The elements I feel work best with the decompressed storytelling are Uncle Ben, Aunt May, and Peter’s classmates. Instead of Uncle Ben being killed off pages into the origin, he sticks around for almost all the issues until he’s killed by the burglar. This means readers get a strong understanding of how important Ben is in Peter’s life. He’s still an old guy but now presented as the grieving brother of Peter’s dad, who is doing his best to raise his nephew right. He’s got long hair, implying he and May are former hippies. May especially will get some of the best character development she’s ever received since her introduction. This Aunt May is not the bun-wearing hotcake flipping old maid from the mainstream Marvel comics, but she’s not the MILF-y portrayal from the MCU films either. Instead, she feels like a fully realized, multi-dimensional person. 

At school, Peter’s friends are Mary Jane Watson and Harry Osborn. Flash Thompson is still a dick; his social circle includes Liz Allen and the newly introduced Ken “Kong” McFarland. These characters get some relatively deeper than expected development throughout Ultimate Spider-Man and become essential parts of Peter’s extended cast. That will come later, but this story arc focuses on the origin of Spider-Man & Green Goblin, including the iconic showdown on the bridge with Mary Jane. Of course, the door is left open for the Goblin’s return despite his apparent death, and we would be chumps to think he won’t appear again. That first volume is essentially a Spider-Man movie, not letting there be too many extraneous plot beats and keeping things flowing from the first scene.

I would not compare Learning Curve to a sequel as those films typically have a time jump of a year or so. Instead, this second volume is where Bendis digs in and begins fleshing out elements he previously introduced while adding more. This collection does two big things: it introduces the Ultimate Universe version of the Daily Bugle (remarkably similar to the regular Marvel U) and The Kingpin. Peter is still experiencing PTSD from Ben’s death and his confrontation with the killer. He’s also trying to keep May away from his superhero life which she rightfully interprets as her nephew getting into bad stuff after school.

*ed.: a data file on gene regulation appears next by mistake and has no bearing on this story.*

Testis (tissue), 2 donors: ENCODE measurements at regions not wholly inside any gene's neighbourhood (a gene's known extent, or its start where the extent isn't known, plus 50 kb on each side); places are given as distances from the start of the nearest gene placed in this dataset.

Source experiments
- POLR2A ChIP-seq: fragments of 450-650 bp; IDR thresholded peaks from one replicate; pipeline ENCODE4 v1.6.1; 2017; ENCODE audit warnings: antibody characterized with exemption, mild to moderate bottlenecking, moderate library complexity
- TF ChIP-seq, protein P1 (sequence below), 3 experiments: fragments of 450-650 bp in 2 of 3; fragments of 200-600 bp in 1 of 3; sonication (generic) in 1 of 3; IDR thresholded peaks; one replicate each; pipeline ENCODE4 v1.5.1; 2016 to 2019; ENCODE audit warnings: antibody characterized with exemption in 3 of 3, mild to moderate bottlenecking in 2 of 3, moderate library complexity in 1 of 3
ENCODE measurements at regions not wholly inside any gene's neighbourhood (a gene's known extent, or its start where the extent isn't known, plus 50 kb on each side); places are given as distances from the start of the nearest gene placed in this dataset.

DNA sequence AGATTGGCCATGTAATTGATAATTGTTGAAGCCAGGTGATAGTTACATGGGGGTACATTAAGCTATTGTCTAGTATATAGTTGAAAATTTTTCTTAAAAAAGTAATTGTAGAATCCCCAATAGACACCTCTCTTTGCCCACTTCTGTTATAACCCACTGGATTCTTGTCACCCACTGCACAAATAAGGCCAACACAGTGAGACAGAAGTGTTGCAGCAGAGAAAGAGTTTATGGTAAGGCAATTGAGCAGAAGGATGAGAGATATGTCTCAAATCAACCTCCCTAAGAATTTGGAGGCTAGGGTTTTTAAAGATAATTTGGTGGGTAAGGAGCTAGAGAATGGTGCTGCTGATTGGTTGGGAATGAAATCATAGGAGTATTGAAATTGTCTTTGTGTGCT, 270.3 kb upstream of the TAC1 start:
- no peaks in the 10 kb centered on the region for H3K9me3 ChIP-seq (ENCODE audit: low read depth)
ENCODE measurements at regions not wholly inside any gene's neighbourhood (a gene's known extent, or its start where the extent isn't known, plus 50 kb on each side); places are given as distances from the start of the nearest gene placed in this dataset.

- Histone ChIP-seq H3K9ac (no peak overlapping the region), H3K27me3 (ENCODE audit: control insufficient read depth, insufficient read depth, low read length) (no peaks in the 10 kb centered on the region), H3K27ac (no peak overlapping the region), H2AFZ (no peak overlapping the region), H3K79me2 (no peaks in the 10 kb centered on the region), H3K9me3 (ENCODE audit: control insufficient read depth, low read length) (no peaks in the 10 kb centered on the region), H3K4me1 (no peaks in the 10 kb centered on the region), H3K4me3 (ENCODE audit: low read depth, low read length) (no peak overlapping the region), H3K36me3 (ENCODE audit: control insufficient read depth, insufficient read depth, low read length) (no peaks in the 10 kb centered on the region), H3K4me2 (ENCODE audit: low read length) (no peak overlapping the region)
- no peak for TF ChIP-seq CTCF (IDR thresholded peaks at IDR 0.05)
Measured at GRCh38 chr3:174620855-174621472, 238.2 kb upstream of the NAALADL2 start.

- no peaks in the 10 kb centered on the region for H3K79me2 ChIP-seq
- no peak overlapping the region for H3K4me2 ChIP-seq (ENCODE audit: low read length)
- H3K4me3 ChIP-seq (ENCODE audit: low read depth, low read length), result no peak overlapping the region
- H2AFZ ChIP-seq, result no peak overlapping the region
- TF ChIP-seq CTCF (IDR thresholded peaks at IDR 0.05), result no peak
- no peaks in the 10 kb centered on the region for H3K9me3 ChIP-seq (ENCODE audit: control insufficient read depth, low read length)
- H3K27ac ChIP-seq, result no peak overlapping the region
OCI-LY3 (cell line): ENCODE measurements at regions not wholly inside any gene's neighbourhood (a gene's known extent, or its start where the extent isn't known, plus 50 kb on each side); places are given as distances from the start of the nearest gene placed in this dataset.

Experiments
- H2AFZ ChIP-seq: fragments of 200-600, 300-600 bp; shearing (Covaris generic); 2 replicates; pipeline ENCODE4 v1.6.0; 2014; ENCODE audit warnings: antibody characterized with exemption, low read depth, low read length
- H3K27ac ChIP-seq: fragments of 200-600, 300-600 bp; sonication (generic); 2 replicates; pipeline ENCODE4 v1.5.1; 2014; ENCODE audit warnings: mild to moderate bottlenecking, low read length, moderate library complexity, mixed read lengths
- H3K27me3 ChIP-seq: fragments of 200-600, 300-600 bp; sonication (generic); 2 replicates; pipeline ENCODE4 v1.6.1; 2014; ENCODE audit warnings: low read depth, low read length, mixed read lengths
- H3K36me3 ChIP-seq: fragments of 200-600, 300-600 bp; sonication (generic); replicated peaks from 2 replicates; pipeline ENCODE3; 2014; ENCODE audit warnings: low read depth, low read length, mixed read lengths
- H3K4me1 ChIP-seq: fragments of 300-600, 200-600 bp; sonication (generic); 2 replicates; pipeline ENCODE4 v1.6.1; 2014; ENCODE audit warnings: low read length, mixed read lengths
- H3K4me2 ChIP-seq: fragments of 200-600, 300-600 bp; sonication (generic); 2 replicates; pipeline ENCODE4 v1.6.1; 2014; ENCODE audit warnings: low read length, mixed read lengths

There are little moments I really loved here. Peter and Mary Jane’s relationship feels pretty accurate for their ages, awkward and getting caught up in their feelings. It’s pretty cute. I enjoyed it when the costume, which Peter got during his short tenure as a professional wrestler, was unusable because the Kingpin had his mask. To remedy this, Peter uses his privileges as the Bugle to pose as someone working for the Kingpin. He emails back and forth with a customer service rep for the security hardware used in Kingpin’s tower, which helps him subvert it to get back inside and retrieve the mask. I appreciate having Peter not always resort to fighting and have to overcome some obstacles with his wits.

I think these two collections do precisely what they were intended to do. They make Spider-Man accessible to young people and new readers. They also flesh out characters and stories that were initially short and to the point. I enjoyed both the Lee/Ditko run and this first year of Ultimate Spider-Man. Peter works best as a struggling character; in that way, he speaks to the readers who may be trying their best but seem unable to get ahead. Miles Morales works for me better than the MCU Peter Parker because he’s fighting from behind instead of having tech handed to him by established heroes. But this is not where we’re going to stop. Next week, we’ll look at the subsequent two volumes and see if Ultimate Spider-Man can keep the momentum going or if Bendis & company ran out of steam.


2 thoughts on “Comic Book Review – Ultimate Spider-Man Volumes 1 & 2”